- Goldrick, James, Commodore, RAN
- Early warships, Ship design and development
- RAN Ships
- HMAS AE2
- September 2011 edition of the Naval Historical Review (all rights reserved)
Notably, a parallel strategy for submarine warfare was adopted by the Netherlands for the Dutch East Indies and their regional fleet in 1939 included no less than twelve of their most modern submarines, while the Americans in the Philippines also maintained a substantial flotilla. In a conflict, the Admiralty assessed that the Australian boats could either be despatched to support the main effort in the South China Sea, or else constitute an independent sea denial force around such focal areas as the approaches to Darwin.
The Australian 1923 submarine program foundered for two reasons. The first was that it was too early. The pair of O class boats which the RAN acquired were also two of the three prototypes for the RN’s post-war patrol submarine fleet. They incorporated many new systems and, although developed in the light of the experience of 1914-18, were fundamentally new designs after a break of nearly a decade. The British themselves generally did not deploy prototype units to foreign stations until they had been properly tested and proven in service and the RAN was not ready nor equipped to deal with the problems that were soon encountered with Oxley and Otway. In fact, the new heavy cruisers Australia and Canberra experienced significant issues with their 8” main armament guns, which were also novel to the RN and RAN, but by their nature such difficulties could much more easily be concealed in peacetime than the engineering defects of the submarines. The British themselves did not despatch any new submarines to the Far East until 1930 when they could deploy in company with their new (and well equipped) depot ship and when most of the prototype problems had been ironed out.
The second was money and the associated problem of force generation. The Australian Navy maintained its plans for the expansion of the submarine flotilla to six boats with a new depot ship until as late as the end of 1928, when a new naval development plan was submitted to the Council of Defence. The RAN, however, came under increasing financial pressure as the Great Depression loomed and distribution of the little money available forced choices and heavy cuts that were in the nature of least unacceptable. From the funds that the Government was willing to allocate, the Australian Navy simply could not afford to maintain both a significant surface force and a submarine capability even if both were essential in providing a balanced contribution to the “Main Fleet to Singapore” strategy. The latter remained relatively expensive to operate and demanding on external resources. It would also take a much larger submarine force than was practicable to generate reasonable numbers of trained personnel. The cruisers, on the other hand, fulfilled the sea control role while also serving as training platforms and sustaining seagoing manpower at reasonably high levels.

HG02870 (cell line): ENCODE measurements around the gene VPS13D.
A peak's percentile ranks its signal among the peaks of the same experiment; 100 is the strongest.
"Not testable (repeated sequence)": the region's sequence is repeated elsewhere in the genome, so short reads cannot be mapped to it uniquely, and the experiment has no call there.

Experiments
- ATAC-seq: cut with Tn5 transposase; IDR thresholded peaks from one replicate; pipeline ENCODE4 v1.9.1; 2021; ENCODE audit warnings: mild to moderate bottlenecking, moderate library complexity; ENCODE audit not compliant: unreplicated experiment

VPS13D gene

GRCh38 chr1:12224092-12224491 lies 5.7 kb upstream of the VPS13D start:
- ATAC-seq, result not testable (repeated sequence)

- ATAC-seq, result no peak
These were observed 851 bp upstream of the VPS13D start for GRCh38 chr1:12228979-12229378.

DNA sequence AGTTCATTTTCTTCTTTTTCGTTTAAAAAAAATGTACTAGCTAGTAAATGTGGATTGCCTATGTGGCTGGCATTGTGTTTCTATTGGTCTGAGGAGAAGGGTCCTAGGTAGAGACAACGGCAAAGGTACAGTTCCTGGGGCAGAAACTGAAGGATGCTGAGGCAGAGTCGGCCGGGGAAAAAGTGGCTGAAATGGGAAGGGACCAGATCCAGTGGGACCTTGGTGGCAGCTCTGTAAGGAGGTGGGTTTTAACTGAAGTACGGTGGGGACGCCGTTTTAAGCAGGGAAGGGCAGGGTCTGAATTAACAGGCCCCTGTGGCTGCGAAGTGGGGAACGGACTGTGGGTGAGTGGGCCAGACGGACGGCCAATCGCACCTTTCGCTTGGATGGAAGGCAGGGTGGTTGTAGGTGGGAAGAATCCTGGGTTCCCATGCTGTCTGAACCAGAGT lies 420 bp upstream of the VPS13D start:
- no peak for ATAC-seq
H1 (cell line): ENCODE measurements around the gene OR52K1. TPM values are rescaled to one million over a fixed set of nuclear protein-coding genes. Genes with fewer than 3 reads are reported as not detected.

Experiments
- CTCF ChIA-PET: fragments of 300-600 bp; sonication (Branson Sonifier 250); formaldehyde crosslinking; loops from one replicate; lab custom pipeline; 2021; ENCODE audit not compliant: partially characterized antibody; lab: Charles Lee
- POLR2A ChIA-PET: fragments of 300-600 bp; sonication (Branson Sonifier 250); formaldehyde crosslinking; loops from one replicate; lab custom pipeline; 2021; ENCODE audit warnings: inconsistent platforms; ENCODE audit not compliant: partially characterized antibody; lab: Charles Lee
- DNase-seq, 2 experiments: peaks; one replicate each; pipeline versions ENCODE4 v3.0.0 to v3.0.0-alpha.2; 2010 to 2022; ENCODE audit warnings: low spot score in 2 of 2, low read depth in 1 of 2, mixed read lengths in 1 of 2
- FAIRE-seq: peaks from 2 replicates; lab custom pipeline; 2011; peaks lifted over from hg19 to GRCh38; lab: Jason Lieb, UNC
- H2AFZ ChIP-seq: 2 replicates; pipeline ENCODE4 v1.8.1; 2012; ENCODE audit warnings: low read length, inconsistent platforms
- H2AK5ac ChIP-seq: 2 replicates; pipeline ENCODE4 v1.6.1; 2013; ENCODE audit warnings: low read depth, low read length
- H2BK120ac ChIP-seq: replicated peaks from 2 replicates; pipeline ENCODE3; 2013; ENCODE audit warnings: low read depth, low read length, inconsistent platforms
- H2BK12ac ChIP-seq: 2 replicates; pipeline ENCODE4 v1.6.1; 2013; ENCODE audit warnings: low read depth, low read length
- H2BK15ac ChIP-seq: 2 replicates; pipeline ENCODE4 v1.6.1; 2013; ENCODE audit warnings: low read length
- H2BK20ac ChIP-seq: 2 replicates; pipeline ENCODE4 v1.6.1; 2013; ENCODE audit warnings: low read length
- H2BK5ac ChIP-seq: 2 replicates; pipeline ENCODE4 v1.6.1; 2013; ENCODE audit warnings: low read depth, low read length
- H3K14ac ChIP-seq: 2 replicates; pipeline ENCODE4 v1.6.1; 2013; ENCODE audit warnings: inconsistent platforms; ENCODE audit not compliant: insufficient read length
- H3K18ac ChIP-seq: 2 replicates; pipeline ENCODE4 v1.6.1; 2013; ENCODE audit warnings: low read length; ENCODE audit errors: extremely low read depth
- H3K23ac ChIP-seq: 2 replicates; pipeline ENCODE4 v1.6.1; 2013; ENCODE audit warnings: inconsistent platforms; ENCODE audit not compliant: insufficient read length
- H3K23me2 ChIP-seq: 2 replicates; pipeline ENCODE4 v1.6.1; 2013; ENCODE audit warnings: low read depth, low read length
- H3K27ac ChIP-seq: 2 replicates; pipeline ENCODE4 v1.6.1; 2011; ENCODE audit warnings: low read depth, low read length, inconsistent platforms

In other words, in the extreme economic conditions of the day, the cruisers could preserve a core force in a way that would allow later expansion while still meeting at least one of the fundamental wartime roles of the RAN. In these circumstances, the handover of the two submarines to the Royal Navy represented the best solution. And there was another aspect to the British acceptance of the situation. Under the terms of the London Naval Disarmament Treaty (as it had been for the earlier Washington Treaty), British Empire naval strength was treated as one. With submarine tonnage now limited to 52,700 in total, the RN could not afford to waste it on less than effective units. If the RAN could not afford to operate the two O class submarines properly, they were better off in British hands.
It is true, however, that neither the internal naval debate that preceded the decision to give the submarines to the British nor Australian Cabinet discussion of the issue dealt properly with the consequence that the RAN no longer possessed a significant capacity to contribute to offensive operations in the region and thus make a real contribution to delaying any Japanese advance into the archipelago. In this context, Australian naval planners were almost as guilty of a ‘fortress Australia’ mindset as the Army colleagues whom they criticised because the operational concept of the RAN was thus largely defensive and almost wholly local. It was not emphasised enough by naval authorities that the needs of forward defence that would make Singapore any use at all as a protection for Australia were being neglected – and by Australia, not just Britain. It was true that the minimum trade protection requirements could still be met by the rump of the fleet that remained, but not much more than this would be possible. A small force of cruisers and destroyers might be dispatched to the South China Sea, but its strategic weight (and this was clearly demonstrated in 1941-42) was very limited indeed.